Stalled NBA Lockout Negotiations Could Restore Stability in NHL for 2011-12 Hockey Season
NBA lockout: The league fined Michael Jordan 100,000 dollars and ruled J.R. Smith and other players playing abroad ineligible for the 2011-12 season, proving the hopelessness of NBA lockout negotiations. The NHL is ready for a new season while the NBA’s labor dispute seems as hopeless as ever. What does it all mean for hockey?
Though both sides of the NBA’s labor dispute have agreed to keep the details of their negotiations private, the NBA broadcasts a vague play-by-play on their website’s “NBA Lockout Timeline”. This week was perhaps the most hostile since the lockout began. The face of the NBA and arguably the greatest player of all time, Michael Jordan, was fined for comments regarding revenue sharing and the “broken” NBA system. Free agent JR Smith signed a one year deal to play basketball overseas and was ruled ineligible if there is an NBA season this year by the league. Can you blame him, and teammate Ty Lawson, for wanting out of Denver?
As the labor situation grows desperate, the 2011-12 NHL season draws near. Hockey fans know all too well the detrimental effects of a lost season, and hockey is still struggling to gain back the trust of casual fans lost after 2004-05′s season that never was. If the only competition for the frozen hearts of winter sports fans everywhere cancels its season, what will it mean for the NHL?
Obviously and NBA lockout will boost ratings, revenues, and attendance to add stability during tenuous economic times. Rumors of the New Jersey Devils’ bankruptcy surfaced in the New York Post this week. Hockey could use a few more fans, and if the grudge those fans hold against the NBA is anything like it was against the NHL, the sport will continue to recover.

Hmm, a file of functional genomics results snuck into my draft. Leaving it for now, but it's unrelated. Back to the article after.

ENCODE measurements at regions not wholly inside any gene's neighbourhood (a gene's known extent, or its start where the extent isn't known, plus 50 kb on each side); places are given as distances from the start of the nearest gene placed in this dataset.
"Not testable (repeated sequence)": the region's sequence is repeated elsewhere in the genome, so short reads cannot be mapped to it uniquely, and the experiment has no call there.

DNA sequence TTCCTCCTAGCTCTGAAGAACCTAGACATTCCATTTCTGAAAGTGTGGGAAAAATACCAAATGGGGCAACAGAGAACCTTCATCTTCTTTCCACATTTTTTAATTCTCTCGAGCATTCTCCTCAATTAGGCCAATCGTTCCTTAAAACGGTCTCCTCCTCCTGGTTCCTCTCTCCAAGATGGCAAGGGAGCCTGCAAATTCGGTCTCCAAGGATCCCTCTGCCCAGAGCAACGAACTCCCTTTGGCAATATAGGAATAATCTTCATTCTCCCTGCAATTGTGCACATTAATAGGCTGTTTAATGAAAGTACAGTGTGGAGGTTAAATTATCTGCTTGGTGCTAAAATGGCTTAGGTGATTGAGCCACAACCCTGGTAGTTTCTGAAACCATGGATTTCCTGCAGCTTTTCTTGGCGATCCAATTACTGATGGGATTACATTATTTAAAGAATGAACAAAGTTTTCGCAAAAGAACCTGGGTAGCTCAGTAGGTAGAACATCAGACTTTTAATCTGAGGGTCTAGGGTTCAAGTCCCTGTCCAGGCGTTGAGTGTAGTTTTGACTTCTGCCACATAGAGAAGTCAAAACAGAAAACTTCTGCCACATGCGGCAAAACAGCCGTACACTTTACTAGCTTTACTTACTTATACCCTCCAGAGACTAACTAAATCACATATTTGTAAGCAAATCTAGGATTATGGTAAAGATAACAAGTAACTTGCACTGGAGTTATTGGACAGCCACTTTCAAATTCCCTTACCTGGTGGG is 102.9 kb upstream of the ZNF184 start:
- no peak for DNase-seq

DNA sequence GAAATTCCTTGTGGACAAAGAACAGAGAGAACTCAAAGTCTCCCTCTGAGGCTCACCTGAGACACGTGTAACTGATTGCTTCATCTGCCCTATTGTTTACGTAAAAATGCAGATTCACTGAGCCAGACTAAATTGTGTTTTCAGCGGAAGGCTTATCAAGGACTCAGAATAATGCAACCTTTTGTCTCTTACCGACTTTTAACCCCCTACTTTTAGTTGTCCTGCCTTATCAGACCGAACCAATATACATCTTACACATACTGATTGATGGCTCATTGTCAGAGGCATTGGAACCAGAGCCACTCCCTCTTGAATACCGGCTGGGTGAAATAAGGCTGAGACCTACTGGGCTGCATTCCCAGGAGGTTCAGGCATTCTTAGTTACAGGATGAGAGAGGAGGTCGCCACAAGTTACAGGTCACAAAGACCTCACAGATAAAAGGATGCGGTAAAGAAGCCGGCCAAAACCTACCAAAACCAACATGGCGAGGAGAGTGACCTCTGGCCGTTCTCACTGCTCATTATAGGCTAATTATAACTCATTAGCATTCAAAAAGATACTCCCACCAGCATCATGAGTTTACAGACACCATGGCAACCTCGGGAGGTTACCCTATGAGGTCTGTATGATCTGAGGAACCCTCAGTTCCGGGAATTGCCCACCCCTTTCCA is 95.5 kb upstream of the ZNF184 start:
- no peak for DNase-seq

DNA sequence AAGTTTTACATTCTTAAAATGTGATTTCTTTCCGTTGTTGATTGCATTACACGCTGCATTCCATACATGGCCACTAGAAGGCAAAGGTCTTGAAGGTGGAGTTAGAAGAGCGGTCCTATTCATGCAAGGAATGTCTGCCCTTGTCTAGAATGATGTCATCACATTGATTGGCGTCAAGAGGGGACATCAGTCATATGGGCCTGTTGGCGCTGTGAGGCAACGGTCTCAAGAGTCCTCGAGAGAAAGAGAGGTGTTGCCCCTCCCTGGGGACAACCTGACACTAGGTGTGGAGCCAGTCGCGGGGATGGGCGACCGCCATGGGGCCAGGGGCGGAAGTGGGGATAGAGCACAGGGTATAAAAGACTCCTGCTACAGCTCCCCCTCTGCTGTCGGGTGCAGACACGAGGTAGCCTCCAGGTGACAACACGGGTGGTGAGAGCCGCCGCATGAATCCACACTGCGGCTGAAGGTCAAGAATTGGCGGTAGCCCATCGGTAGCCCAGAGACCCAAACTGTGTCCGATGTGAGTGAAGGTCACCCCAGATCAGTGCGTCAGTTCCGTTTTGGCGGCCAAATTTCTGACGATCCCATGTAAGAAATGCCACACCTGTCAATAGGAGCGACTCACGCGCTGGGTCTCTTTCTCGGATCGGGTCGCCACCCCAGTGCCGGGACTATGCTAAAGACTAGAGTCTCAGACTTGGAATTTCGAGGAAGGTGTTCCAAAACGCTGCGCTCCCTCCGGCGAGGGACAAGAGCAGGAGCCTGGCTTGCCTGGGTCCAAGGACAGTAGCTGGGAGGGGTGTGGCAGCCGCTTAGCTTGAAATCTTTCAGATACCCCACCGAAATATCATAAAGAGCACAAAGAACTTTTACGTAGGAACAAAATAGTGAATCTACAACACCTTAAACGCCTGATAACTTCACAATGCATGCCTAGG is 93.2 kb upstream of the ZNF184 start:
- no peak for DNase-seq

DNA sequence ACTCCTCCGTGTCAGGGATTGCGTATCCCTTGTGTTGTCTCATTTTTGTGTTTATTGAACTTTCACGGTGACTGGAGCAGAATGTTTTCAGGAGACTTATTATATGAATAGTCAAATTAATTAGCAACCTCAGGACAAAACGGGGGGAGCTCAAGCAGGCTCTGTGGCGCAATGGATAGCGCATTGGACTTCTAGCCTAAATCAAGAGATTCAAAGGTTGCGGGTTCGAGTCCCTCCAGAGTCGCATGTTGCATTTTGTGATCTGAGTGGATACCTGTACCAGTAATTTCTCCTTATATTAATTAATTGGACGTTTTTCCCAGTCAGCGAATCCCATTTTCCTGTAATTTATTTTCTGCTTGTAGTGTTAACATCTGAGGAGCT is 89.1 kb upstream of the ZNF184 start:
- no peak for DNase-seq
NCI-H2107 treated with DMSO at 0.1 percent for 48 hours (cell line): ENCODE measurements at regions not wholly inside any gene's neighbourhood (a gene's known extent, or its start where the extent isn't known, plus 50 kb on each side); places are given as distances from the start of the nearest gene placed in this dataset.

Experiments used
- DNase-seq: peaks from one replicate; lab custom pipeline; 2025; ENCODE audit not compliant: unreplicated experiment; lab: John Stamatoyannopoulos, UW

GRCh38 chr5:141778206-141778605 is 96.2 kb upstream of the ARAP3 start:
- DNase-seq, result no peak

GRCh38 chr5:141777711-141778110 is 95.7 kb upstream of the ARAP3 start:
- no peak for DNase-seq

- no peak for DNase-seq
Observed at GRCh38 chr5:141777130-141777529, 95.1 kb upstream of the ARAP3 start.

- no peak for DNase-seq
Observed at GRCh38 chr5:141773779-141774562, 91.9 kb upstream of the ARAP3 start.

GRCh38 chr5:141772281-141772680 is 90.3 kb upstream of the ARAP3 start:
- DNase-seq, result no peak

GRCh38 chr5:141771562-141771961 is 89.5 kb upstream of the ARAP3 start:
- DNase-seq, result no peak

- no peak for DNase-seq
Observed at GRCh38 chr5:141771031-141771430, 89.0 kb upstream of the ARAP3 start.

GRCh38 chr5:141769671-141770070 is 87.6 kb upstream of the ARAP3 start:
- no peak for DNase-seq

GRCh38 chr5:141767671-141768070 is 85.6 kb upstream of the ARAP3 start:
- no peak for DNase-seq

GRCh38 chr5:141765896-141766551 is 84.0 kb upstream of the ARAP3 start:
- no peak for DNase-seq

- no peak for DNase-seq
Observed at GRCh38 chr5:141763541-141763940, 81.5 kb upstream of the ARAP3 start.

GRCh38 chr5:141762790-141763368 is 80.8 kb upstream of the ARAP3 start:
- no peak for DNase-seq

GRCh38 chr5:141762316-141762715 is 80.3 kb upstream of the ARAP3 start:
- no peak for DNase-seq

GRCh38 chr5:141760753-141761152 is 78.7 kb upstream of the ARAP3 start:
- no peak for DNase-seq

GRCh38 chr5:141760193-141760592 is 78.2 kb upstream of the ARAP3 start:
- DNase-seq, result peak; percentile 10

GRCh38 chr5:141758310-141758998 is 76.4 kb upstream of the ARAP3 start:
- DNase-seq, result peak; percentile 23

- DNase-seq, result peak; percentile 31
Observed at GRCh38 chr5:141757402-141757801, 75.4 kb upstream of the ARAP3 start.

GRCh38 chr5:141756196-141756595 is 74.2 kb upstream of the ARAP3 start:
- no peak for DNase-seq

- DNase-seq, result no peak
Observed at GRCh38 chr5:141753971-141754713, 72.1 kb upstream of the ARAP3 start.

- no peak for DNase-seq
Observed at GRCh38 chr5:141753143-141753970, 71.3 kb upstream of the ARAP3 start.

Ratings for last season’s playoffs were the highest ever as accessibility is at an all-time high. Events like the All-Star game, the Winter Classic, and the Heritage Classic attract record audiences. With the NBA out of the way, the NHL can build off last year’s success.
National coverage to fill the void left by basketball would mean seeing the NHL on ESPN more frequently than the occasional phenomenal play. Imagine a world where ESPN analysts actually have to know what they’re talking about in regards to hockey. Football would dominate the weekend, but what is the casual sports fan to do on a weeknight? Watch hockey, that’s what.
Last year proved that the NHL is more than just star power, as the league was forced to stop shoving Caps-Penguins down our throats. The NBA pushed Dirk Nowitzki Vs The Heatles, but the NHL found a more cohesive image. Alexander Ovechkin underperformed all year and Sidney Crosby missed most of the season with a concussion. New stars emerged, like NHL 12 cover boy Steven Stamkos and Stanley Cup hero Tim Thomas. The heavily favored Vancouver Canucks lost in seven games to a scrappy Boston team in one of the most exciting Stanley Cups ever.
If the casual fan switches over from basketball, the fast-paced hockey of the new NHL could keep those fans forever.
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